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  • br In order to survive


    In order to survive under stressful conditions within tumor such as hypoxia and/or nutrient deprivation or oxidative stress, cancer cells frequently exploit autophagy (Kenific and Debnath, 2015). Ad-ditionally, tumor cells could benefit from autophagy for adaptation to metastasis for withstanding the environmental stress they face during the several steps of metastasis including migration into the systemic circulation, adherence to the vessel walls, extravasation and coloniza-tion (J. Su et al., 2015, Z. Su et al., 2015). Thus, recycling of cyto-plasmic materials by autophagy provides continuous supply of energy as well as essential ingredients for cancer cells to survive (J. Su et al., 2015, Z. Su et al., 2015) and promotes metastatic reocurrence of tumors (Vera-Ramirez et al., 2018).
    2. Molecular mechanisms of autophagy
    Autophagic process is initiated by the formation of double-mem-brane vesicles known as autophagosomes. Various cargos are engulfed into autophagosome and autophagosome eventually fuses with lyso-somes that forms autolysosomes. (Lamb et al., 2013). Engulfed mate-rials were degraded by the action of lysosomal hydrolases and newly generated building blocks (e.g., amino acids from protein degradation) are transferred back to cytosol for reuse (Fig. 1). A series of stimuli, including amino Necrosulfonamide deprivation, serum starvation and growth factor deprivation, hypoxia, exposure to various chemicals and stress condi-tions are capable of activating autophagy.
    Genetic studies in yeast provided initial discoveries of autophagy-related (ATG) genes and enlightened the details of molecular signaling pathway of autophagic process (Nakatogawa et al., 2007). The autop-hagic pathway can be divided into several different phases: Initiation, nucleation, maturation, fusion and degradation (Fig. 1).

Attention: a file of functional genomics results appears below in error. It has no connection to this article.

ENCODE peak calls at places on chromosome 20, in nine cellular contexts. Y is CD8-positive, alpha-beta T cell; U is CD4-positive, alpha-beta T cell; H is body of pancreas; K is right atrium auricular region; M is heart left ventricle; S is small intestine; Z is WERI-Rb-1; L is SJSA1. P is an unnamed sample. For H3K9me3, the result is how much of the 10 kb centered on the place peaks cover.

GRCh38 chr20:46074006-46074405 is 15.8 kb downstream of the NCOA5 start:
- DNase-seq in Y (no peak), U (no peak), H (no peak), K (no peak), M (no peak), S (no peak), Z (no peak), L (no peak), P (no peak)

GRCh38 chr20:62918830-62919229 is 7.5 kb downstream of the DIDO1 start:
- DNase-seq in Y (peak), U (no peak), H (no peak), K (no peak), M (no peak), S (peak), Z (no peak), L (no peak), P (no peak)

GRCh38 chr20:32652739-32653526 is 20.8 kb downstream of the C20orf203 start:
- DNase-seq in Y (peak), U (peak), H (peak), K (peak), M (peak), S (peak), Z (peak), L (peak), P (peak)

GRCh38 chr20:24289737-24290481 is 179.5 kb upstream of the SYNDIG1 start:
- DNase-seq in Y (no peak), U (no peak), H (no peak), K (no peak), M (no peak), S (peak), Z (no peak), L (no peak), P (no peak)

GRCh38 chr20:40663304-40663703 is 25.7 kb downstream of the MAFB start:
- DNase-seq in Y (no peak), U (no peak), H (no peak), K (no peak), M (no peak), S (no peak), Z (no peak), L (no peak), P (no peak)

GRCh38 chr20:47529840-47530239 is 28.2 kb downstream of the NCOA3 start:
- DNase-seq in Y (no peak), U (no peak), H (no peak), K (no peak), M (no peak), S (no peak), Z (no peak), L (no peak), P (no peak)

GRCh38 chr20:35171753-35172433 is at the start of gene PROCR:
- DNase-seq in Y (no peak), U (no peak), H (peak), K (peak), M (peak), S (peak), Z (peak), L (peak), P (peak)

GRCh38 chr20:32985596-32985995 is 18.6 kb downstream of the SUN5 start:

The target of rapamycin, TOR (mTOR in mammals), is an evolu-tionarily conserved serine/threonine kinase responsible for conveying a number of autophagy stimulating signals. In mammals, mTOR exists as two different complexes: mTOR complex1 (mTORC1) and mTOR complex2 (mTORC2). mTOR complexes constitute a critical node for the integration of signaling pathways that regulate cellular energy homeostasis by coordinating anabolic and catabolic processes (Kroemer et al., 2010). PKB-AKT pathway can activate mTORC1 and suppresses autophagy (Dan et al., 2014; Zalckvar et al., 2009) (Fig. 1A). In con-trast, autophagy is activated by another kinase, AMP-activated protein kinase (AMPK), which has crucial role in sensing cellular energy and ATP levels (Garcia and Shaw, 2017; Xiao et al., 2011). Following de-crease in ATP, AMPK becomes activated through direct interaction with ADP or ATP resulting a conformational change. AMPK activation is also controlled by the two upstream kinases: LKB1 and calcium/calmodulin-dependent protein kinase kinase-β (CaMKKβ) (Hawley et al., 2005; Shaw et al., 2004). There has been cross-regulation between AMPK and mTOR activity. Low energy status activates AMPK, whereas this  European Journal of Pharmaceutical Sciences 134 (2019) 116–137
    activation leads inhibition of mTOR due to phosphorylation of TSC2 and RAPTOR (Gwinn et al., 2008; Inoki et al., 2003).
    Under nutrient-rich conditions, mTORC1 complex suppresses au-tophagy by inactivation of ULK1/2 complex, which composed of ULK1 or ULK2 kinase, ATG13, FIP200 and ATG101. In response to nutrient deprivation, ULK1/2 complex is activated by dissociation of mTORC1 which in turn activates autophagy through class III phosphatidylinositol 3-kinase (PI3K) complex (Chen and Klionsky, 2011; Hosokawa et al., 2009).
    A class III PI3K complex is mainly responsible for the nucleation of the autophagic membranes. Several proteins such as VPS34, Beclin-1, AMBRA1 and mATG9 were identified as novel regulator proteins in phagophore formation (Feng et al., 2016; Mehrpour et al., 2010; Papinski and Kraft, 2014; Park et al., 2016; Petherick et al., 2015; Russell et al., 2013). Beclin-1 is one of the key protein in membrane nucleation and its interaction with BCL2 inhibits autophagy (Fig. 1B). Conversely, disruption of this interaction allows Beclin-1 to bind with lipid kinase VPS34 and promote membrane nucleation (Pattingre et al., 2005). Alternatively, Beclin-1 differentially modulates membrane for-mation through interaction with different mediators such as UVRAG (Liang et al., 2008), RUBICON, ATG14L (Matsunaga et al., 2009), AMBRA1 (Yazdankhah et al., 2014) and VMP1 (Molejon et al., 2013a, 2013b). VPS34-mediated enzymatic generation of phosphatidylinositol 3-phosphate (PtdIns3P) provides a platform for phosphatidylinositol 3-phosphate (PI3P)-binding domain-containing autophagy proteins, in-cluding WIPI1–4 and DFCP1 (Mauthe et al., 2011; Mercer et al., 2018).